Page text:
Is housing discrimination still going on?

Redlining was outlawed with the passing of the Fair Housing Act in 1968. But 30 years of state-sponsored discrimination had consequences that have gone on to affect generations of Black families in particular. 

“When you build housing and neighborhoods, they last for a long time,” says Margery Turner, a fellow at the Urban Institute in Washington. “We built separate and unequal neighborhoods. And the legacy of that ‘separate and unequal’ is really hard to overcome.”

A 2018 study found that, nationwide, homes in neighborhoods that are 50% Black are valued at roughly half the price, compared with neighborhoods with no Black residents. Even when you take comparable homes in comparable communities, homes in majority-Black neighborhoods are valued at 23% less. That averages out to about $48,000 per home, resulting in cumulative losses of $156 billion across the country.

An earlier study from 2004 shows that home-purchase loan applications for Black residents in the Greater Boston metropolitan area were denied at more than 2.5 times the rate of white applicants, with the denial rate increasing for higher-income Black applicants. Black borrowers refinancing their homes were three times more likely to receive subprime loans, which have higher interest rates. In fact, ​​upper-income Black homeowners were more than twice as likely to receive these loans as low-income white people. This discrimination in lending contributes to the disparity in homeownership levels according to race in the Boston area, where Black homeownership rates hover around 35%, at roughly half the rate of white households.

SOURCE: U.S. Census Bureau, Urban Institute
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Jacob Turcotte/Staff

“It’s just a perpetuation and a constant cycle of poverty and a lack of wealth-building opportunities,” says Soni Gupta, the director of Neighborhoods and Housing at The Boston Foundation. “What we’re trying to do here is really peel the layers of the onion so that you can focus on correcting the racial disparities.”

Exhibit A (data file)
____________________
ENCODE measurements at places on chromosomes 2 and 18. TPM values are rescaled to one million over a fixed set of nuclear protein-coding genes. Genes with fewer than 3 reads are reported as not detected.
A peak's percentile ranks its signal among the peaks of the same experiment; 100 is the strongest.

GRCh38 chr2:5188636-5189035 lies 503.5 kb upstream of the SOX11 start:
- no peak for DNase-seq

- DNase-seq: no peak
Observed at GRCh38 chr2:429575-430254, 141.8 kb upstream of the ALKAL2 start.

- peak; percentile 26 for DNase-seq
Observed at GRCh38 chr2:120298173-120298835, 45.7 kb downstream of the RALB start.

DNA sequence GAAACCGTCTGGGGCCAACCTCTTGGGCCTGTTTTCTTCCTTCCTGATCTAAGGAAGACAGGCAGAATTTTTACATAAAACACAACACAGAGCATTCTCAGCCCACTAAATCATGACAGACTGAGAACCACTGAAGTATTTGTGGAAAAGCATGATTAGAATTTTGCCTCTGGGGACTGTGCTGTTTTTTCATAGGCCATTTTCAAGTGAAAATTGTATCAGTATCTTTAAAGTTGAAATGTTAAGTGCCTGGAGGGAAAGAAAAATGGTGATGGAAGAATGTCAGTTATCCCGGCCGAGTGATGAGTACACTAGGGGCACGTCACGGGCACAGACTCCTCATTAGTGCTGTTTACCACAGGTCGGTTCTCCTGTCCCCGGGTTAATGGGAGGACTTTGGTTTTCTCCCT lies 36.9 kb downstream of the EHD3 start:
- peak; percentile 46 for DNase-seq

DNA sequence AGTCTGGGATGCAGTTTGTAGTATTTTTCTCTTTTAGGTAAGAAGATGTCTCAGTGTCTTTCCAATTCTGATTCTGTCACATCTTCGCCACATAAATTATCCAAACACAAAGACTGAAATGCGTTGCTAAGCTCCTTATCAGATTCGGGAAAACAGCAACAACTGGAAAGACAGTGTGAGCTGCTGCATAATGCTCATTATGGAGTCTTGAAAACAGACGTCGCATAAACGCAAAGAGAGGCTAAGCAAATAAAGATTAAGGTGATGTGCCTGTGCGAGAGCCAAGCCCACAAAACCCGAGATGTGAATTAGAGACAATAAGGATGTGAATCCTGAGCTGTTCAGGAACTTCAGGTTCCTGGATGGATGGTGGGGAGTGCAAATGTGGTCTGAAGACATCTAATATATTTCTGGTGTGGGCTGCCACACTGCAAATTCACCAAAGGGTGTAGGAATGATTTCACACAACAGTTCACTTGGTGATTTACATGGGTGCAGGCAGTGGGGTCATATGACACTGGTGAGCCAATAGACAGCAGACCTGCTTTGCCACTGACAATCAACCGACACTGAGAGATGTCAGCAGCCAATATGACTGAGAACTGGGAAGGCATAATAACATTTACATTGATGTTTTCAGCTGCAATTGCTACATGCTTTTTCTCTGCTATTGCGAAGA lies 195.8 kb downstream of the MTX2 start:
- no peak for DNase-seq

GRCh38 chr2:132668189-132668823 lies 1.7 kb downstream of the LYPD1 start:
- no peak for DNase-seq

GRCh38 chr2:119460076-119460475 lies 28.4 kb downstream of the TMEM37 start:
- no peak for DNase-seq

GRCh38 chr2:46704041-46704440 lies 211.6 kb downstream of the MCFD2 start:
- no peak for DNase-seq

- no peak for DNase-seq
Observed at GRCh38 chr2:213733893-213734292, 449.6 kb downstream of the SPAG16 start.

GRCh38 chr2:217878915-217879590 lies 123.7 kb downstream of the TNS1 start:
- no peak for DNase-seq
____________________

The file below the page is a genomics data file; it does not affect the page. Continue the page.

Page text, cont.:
Housing discrimination even persists in rental markets. In 2020, Suffolk University Law School’s Housing Discrimination Testing Program (HDTP) found that for prospective renters in Boston, 71% of individuals were discriminated against because of their race. The study sent Black and white testers with equal qualifications – age, income, gender, family size, credit score – to seek housing in the Boston metro area. Black renters on average were shown only 48% of the apartments they asked to see, compared with white renters being shown 80% of those they requested to see. 

“We found very, very high rates of discrimination in the Boston area,” said Kelly Vieira, an attorney who works with HDTP. “There aren’t as many ramifications or consequences [for discriminating] as there should be.”

What are the lasting effects of housing discrimination? 

Ms. Turner, from the Urban Institute, says discriminatory housing practices made the segregation that already existed even worse. And that segregation led to self-perpetuating cycles of racial disparities.

“I really think the separate and unequal neighborhoods we built intentionally are at the root of just about every other inequity and injustice,” she says. 

While homeownership doesn’t guarantee wealth generation, having a stable investment that can be passed through generations and gain value over time is a key way for families to break the cycle of poverty. But even homeownership itself operates unequally, depending on the racial makeup of the neighborhood. In Boston, median home values today are much lower in historically redlined neighborhoods than in those that benefited from favorable lending policies.

What’s more, housing discrimination doesn’t operate in a vacuum; it impacts many aspects of everyday life. Formerly redlined neighborhoods often lack easy access to fresh, healthy food; full-service banks; and good public transportation. Most notably, educational opportunities are affected by housing discrimination. In many areas nationwide, public schools are funded primarily by property taxes, so if property values in a neighborhood are low, school funding is also low. A Harvard University study found that the performance gap between schools in previously redlined areas and nonredlined areas is still widening.

SOURCE: Dylan Lukes, Christopher Cleveland, "The Lingering Legacy of Redlining on School Funding, Diversity, and Performance," Annenberg Institute for School Reform at Brown University
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Jacob Turcotte/Staff

In the city of Boston, each school is funded according to students enrolled, regardless of tax revenues in the neighborhood. Yet the persistent segregation in Boston’s historically redlined neighborhoods continues to have adverse effects on the students of color who primarily attend them.   

How do we address it?

For many Black families trying to buy a home, they simply have to be undaunted. That was true for Erin, who, with the help of STASH, the matched-savings program, purchased a home last year in the Boston neighborhood of Hyde Park. 

Ms. Crawford, STASH’s director, says the program itself and the classes provided by its parent organization, Massachusetts Affordable Housing Alliance, are preparing more and more people for the rigors of finding and financing a home for the first time, including the possibility of facing some of the challenges Erin experienced. About 800 people graduated from the first homebuyer class in 2018. This year, 3,000 people are poised to graduate.